RATON, New Mexico (STPNS) -- The local man who was fatally shot by a city police officer in downtown Raton late Friday afternoon had allegedly wielded a knife while throwing rocks at passing cars and then attempting to stab someone on the sidewalk before, police say, the man retrieved a second knife from his nearby home and charged at officers in the street.

Witnesses at the scene said they heard three or four shots - different witnesses gave different numbers. Killed was Frederick Armijo, known as Fred or Freddy, a 24-year-old Raton resident who had been released from prison this year.



State police are investigating the incident. State police spokesman Lt. Rick Anglada on Monday said state police investigators collected two knives from the incident and have them "in evidence." He said one was a hunting knife and the other was a kitchen knife.

Raton Police Chief Vince Mares said there were three shots fired by the officer. Mares said three bullet casings were found on the ground at the spot where the officer fired.

There were other officers in the same area, witnesses said, with some of the witnesses claiming Mares fired at Armijo. Shortly after Friday's shooting, which occurred about 4:30 p.m. or a little later, Mares said it was an officer who fired the shots, but would not give the name of the officer. On Monday, Anglada confirmed it was Officer Roger Graham who had fired the shots and that he was the only officer to shoot. He said three shots were fired and all struck Armijo. Graham was immediately taken from the scene Friday. Anglada said it is standard procedure for an officer to be placed on administrative leave while an investigation is conducted following a shooting such as this.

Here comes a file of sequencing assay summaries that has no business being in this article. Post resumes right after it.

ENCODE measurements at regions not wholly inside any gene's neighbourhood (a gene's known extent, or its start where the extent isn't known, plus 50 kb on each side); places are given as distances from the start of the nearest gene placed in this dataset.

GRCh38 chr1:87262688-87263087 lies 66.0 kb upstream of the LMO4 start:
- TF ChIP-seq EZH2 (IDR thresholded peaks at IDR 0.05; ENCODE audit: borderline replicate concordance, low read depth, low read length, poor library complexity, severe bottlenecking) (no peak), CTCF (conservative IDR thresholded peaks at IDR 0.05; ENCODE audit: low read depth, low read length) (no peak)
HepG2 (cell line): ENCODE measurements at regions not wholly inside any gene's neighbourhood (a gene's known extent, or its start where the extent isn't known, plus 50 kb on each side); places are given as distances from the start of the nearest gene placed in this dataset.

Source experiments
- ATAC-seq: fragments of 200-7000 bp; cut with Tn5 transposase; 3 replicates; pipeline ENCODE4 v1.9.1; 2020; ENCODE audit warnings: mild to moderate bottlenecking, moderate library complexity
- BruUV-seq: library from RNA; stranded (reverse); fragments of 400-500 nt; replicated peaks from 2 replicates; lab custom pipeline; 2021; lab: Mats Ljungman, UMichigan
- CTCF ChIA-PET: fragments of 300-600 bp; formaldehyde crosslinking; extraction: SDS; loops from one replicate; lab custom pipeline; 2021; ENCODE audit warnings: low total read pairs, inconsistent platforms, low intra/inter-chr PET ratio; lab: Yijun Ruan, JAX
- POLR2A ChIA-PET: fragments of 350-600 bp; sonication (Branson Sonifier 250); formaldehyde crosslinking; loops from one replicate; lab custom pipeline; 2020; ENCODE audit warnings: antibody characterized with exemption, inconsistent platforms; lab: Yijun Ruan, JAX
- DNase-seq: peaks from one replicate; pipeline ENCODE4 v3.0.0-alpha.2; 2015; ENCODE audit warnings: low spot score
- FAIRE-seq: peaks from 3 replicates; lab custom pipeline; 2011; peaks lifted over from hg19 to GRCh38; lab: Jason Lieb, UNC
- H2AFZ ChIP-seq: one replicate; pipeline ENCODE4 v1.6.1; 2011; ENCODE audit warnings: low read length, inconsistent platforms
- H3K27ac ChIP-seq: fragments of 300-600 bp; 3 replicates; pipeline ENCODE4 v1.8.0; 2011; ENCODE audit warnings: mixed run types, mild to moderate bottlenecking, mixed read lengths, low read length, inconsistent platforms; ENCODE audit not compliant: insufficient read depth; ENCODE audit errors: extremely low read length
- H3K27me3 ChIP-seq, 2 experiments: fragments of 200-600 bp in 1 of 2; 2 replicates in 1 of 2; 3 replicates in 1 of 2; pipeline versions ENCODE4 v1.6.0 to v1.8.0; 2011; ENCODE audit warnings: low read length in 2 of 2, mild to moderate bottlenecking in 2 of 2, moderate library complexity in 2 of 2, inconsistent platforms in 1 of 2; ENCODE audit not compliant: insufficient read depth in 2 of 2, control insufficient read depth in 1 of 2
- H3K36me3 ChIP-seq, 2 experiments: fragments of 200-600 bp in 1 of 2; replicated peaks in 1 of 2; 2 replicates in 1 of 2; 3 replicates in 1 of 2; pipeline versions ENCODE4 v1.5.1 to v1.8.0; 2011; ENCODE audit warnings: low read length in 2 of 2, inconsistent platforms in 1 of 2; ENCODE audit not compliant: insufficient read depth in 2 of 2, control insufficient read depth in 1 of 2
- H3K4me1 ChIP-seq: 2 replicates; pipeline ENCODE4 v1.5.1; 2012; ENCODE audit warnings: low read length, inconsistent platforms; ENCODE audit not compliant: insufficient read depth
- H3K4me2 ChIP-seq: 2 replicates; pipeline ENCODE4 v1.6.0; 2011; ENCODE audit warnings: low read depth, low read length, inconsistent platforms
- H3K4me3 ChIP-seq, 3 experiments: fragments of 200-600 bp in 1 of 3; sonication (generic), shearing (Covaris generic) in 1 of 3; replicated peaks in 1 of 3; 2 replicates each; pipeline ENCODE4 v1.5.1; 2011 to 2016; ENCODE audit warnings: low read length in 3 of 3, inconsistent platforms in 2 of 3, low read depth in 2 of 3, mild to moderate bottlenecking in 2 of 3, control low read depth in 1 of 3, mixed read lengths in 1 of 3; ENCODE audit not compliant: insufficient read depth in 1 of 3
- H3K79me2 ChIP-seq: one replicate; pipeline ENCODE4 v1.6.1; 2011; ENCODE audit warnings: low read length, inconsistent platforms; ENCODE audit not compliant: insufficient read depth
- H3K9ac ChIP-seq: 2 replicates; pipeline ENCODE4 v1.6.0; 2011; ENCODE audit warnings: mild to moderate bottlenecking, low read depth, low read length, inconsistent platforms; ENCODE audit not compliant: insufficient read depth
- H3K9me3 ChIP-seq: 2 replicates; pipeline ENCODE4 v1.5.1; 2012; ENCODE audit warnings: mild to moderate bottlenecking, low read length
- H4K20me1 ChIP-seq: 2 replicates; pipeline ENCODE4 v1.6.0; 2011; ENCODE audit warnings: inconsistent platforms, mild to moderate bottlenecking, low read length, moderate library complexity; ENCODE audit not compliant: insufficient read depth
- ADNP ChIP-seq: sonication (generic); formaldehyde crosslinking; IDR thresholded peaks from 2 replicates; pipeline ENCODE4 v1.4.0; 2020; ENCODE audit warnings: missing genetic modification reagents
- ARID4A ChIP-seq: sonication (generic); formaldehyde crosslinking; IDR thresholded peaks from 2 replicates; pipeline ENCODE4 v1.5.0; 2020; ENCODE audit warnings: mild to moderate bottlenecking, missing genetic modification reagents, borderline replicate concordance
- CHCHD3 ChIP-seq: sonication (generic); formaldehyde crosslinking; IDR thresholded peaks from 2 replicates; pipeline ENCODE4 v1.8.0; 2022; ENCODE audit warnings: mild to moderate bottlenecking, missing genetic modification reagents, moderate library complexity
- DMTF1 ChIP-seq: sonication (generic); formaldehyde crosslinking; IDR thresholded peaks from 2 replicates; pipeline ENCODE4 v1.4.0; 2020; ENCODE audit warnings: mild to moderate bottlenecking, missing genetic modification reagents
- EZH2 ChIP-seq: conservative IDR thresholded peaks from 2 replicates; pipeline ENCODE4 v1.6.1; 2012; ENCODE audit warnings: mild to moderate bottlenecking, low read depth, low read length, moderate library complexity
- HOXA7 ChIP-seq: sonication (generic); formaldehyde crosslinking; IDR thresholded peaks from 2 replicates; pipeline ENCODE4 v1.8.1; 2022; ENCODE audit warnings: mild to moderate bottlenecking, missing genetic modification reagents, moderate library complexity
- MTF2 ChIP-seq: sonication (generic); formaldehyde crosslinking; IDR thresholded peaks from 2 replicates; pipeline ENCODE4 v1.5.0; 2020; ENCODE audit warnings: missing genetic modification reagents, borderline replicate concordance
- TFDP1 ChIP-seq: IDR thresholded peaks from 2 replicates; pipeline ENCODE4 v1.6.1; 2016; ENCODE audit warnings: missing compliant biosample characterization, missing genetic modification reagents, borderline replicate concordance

State police investigators were called to Raton Friday to conduct an investigation into the shooting. The Raton Police Department will also conduct its own investigation, Mares said, but it is standard procedure for the state police to investigate police-involved shooting incidents involving other law-enforcement agencies.

Anglada said Armijo was pronounced dead at Miners' Colfax Medical Center. Anglada said an autopsy will be performed on Armijo. He said the autopsy results should include whether or not Armijo was under the influence of alcohol or drugs at the time of Friday's incident.

About an hour after the shooting had taken place Friday, Mares gave this account to The Range of what happened near the intersection of South Second Street and Galisteo Avenue: Police responded to a call referring to a man threatening people on the sidewalk in front of the downtown Shell gas station on Second Street. When the officer drove up, the man threw "huge slabs of concrete" at the police car, and in doing so dropped a knife he had been holding, The knife was retrieved by one of the people there and given to the officer. The man ran around the corner down Galisteo Avenue to his house, went inside, and then ran out of the house toward officers who had then gathered at the intersection of South Second Street and Galisteo Avenue, slightly south from where the initial incident had taken place. The man - later identified as Armijo, although Mares would not confirm the identity Friday afternoon - ran out of the house with a knife and failed to obey an officer's two or three commands to stop. The officer then shot the charging man.

According to where Armijo fell on the street after being shot, he was about 20 feet or so from where Graham was when he fired.